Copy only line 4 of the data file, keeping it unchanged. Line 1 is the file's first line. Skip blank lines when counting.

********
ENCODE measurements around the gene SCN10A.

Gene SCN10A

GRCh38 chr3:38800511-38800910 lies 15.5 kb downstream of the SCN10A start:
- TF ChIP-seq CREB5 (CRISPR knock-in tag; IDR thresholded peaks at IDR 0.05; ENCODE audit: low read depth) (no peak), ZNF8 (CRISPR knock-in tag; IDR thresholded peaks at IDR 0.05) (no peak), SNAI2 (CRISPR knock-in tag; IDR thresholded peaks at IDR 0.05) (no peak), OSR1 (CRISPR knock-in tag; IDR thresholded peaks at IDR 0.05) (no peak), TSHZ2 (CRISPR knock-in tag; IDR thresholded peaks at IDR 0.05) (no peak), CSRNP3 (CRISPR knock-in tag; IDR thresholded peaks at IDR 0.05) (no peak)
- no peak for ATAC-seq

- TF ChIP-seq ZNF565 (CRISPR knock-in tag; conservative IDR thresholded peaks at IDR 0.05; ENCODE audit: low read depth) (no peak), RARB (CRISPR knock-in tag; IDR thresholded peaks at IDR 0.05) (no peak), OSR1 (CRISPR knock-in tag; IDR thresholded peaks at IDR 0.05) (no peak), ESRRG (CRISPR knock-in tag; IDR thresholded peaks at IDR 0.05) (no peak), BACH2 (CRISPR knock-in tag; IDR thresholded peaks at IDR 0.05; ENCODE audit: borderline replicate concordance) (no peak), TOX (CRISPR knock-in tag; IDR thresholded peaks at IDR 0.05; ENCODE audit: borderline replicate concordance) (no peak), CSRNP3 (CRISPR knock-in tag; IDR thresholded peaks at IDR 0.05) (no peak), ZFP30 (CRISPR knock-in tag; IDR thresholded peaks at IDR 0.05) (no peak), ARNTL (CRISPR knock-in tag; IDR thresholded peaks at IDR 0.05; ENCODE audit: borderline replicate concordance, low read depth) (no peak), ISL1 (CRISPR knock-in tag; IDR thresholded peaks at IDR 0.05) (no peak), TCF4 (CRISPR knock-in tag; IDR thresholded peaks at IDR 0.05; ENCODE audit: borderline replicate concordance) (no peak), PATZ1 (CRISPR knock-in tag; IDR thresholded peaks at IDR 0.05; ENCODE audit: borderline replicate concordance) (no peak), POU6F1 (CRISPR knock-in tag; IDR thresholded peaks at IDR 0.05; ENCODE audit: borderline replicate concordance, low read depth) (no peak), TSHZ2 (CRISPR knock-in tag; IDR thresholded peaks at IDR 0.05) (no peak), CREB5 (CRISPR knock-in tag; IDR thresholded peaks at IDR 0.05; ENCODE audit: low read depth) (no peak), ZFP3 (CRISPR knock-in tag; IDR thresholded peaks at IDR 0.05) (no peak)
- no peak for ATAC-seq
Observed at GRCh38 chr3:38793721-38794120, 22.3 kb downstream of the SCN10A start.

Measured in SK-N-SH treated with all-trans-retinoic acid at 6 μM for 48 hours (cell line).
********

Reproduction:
- TF ChIP-seq CREB5 (CRISPR knock-in tag; IDR thresholded peaks at IDR 0.05; ENCODE audit: low read depth) (no peak), ZNF8 (CRISPR knock-in tag; IDR thresholded peaks at IDR 0.05) (no peak), SNAI2 (CRISPR knock-in tag; IDR thresholded peaks at IDR 0.05) (no peak), OSR1 (CRISPR knock-in tag; IDR thresholded peaks at IDR 0.05) (no peak), TSHZ2 (CRISPR knock-in tag; IDR thresholded peaks at IDR 0.05) (no peak), CSRNP3 (CRISPR knock-in tag; IDR thresholded peaks at IDR 0.05) (no peak)